Crow Wing County commissioners are considering taking advantage of a legislative change to funding it is mandated to provide to the public library system.
The state is allowing counties to reduce funding by 10 percent. That’s $56,000 from a $565,000 budget; the county’s library funding would decrease to $509,127 for 2012. The lower funding is figured into the county’s 2012 budget, which calls for a 2.37 percent decrease in the $34.8 million levy.
Residents will have an opportunity to talk about that funding issue and others as the board hosts a public hearing at 6 p.m. Dec. 13 on the county budget and tax levy and capital improvement plan.
Commissioner Rachel Reabe Nystrom, who is the board liaison to the Kitchigami Regional Library Board, said she was concerned about reducing the budget. Nystrom said Beltrami County recently reduced a portion of their library spending by $15,000, cutting mobile library service there. But Nystrom said the other four counties in the system still have the fixed costs of the mobile library equipment.
“I’m concerned about the precedent of reducing that amount,” Nystrom said of the library funding. “Our library in Brainerd ... its usage has exploded. The worse the economy is, the more people are packing into this library. The computer use, the materials checked out — there is not a lower need there is a much higher need.”
Nystrom said funding for the library is a good investment and perhaps the answer is to reduce just a portion of the 10 percent allowable deduction and not put money into a rainy day fund to expand services in the future. But Nystrom said she cautioned against reducing services, such as the mobile library to areas like Garrison or Bay Lake.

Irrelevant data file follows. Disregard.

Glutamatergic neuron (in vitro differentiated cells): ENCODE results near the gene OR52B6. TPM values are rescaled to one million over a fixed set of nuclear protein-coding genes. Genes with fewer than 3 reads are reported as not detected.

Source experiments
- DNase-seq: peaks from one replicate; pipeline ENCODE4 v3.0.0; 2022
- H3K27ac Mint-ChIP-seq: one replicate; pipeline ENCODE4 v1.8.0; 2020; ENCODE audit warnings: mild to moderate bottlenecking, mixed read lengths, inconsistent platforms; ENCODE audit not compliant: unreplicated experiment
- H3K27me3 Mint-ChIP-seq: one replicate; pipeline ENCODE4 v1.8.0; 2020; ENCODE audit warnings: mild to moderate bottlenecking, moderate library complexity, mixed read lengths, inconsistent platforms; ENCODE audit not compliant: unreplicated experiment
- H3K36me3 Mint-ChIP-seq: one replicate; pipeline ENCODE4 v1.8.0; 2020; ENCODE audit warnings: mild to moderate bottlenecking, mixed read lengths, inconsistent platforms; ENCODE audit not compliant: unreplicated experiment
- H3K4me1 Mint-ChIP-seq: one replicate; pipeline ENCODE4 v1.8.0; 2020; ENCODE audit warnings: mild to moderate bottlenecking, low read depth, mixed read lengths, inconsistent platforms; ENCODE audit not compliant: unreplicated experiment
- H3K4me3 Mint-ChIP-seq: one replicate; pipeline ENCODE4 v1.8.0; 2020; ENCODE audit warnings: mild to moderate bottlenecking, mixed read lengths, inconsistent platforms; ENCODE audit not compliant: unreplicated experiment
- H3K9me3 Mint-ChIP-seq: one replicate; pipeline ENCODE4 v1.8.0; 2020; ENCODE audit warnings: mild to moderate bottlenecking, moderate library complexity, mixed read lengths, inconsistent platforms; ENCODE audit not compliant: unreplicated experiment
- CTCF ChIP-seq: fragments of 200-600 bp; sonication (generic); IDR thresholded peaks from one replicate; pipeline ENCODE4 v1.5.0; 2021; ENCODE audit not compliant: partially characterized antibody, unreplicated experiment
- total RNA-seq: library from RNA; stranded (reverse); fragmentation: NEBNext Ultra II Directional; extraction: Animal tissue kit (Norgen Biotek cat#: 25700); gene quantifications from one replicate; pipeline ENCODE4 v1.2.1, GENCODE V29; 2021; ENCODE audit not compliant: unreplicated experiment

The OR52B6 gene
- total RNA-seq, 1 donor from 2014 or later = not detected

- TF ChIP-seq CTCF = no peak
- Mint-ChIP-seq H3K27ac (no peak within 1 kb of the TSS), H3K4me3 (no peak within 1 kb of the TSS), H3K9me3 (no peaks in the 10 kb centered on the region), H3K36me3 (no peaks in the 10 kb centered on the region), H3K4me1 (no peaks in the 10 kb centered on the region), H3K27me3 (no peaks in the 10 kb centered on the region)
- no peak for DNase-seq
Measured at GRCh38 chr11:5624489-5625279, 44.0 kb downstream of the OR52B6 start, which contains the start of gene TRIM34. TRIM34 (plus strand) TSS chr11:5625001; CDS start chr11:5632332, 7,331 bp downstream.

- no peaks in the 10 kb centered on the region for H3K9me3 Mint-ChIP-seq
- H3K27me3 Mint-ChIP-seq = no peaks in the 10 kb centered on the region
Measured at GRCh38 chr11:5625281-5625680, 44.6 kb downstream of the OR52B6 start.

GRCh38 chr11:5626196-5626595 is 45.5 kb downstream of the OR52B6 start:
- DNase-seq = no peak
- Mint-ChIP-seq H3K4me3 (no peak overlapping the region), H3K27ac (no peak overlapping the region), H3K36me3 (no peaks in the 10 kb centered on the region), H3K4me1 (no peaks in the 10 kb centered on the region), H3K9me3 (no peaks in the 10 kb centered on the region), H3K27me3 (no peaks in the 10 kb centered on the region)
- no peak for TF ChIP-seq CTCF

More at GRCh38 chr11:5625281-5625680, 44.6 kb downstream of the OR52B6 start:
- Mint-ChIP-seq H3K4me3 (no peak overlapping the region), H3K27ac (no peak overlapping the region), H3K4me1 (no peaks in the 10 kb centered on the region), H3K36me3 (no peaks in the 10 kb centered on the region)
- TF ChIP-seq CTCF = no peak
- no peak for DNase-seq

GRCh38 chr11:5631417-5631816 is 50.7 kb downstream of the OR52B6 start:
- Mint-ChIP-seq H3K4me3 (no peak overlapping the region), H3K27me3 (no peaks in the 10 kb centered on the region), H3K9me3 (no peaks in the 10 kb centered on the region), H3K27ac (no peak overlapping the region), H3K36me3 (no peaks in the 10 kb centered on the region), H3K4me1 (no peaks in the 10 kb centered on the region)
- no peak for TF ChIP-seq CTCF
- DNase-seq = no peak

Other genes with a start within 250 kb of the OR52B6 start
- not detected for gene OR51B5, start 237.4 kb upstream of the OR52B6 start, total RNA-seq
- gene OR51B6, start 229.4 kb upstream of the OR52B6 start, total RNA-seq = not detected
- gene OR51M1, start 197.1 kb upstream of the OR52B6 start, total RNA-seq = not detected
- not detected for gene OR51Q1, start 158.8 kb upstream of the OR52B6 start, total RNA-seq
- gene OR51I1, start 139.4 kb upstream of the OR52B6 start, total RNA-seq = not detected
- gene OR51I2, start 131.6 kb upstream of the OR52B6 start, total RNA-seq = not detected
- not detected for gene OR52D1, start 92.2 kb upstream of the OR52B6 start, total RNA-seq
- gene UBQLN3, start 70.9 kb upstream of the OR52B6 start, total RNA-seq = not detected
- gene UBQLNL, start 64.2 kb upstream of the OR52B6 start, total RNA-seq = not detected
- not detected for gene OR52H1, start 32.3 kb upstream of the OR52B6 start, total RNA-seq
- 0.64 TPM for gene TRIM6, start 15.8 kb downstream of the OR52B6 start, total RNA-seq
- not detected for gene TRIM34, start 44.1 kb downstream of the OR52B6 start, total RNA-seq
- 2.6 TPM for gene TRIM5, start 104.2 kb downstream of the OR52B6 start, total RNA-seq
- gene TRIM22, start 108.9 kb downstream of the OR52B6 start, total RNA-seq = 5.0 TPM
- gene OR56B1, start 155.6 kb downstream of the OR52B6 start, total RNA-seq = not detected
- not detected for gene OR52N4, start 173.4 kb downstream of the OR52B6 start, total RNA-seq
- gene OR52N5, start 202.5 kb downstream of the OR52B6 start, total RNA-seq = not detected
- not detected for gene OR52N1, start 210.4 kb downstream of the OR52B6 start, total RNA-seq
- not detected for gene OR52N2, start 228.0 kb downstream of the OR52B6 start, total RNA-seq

Commissioner Doug Houge, who represents that area, said he hasn’t had any feedback on reduced services and would have to research it.
Kitchigami is exploring options. Nystrom said others have put in locked drop boxes and given library users a code to remove their checked out items.
Board Chairman Paul Thiede noted the library as a source for DVD movies and said the question may be how many tax dollars should go into providing someone with the ability to get DVDs.
Nystrom said that question has come up as libraries are asked to invest in new technologies such as e-books for electronic readers.
“Others are saying if you have enough money for an e-reader then buy your own dang books,” Nystrom said.
Thiede said he was leaning toward the reduction and perhaps the harsh budget reduction is the only way to get attention to detail. If the results aren’t what the county wants, the funding could be put back in, Thiede said. Commissioner Phil Trusty said he feels the same way. Houge asked how Beltrami County’s decision to reduce its services puts more cost on the other counties.
Nystrom said those are financial details that are still unknown. Houge agreed when Nystrom suggested having the library manager at the December meeting would help. Thiede said he doubted they would get definitive answers. As far as the legislative offer to give counties options with funding decisions on the library amid other budget constraints, Nystrom said it was a bit like punching someone in the nose and then offering to help them to their feet.
“We took it on the chin, all of us in local government,” Nystrom said: “So this was the little carrot. Here we’ve taken away your trick-or-treat bag but here’s a couple of Tootsie Rolls.”
Thiede said he wasn’t arguing the point, but the Legislature was faced with a $6 billion deficit.
He said the Legislature was willing to give local government an option for a little decision making.
“This I would characterize as a sacred cow that has not been touched for a lot of years,” Thiede said. “So it was allowed to have a discussion when it previously was not.”
Thiede suggested board members contact staff with any budget questions before the Dec. 13 meeting so they could be prepared for the discussion.
RENEE RICHARDSON may be reached at firstname.lastname@example.org or 855-5852.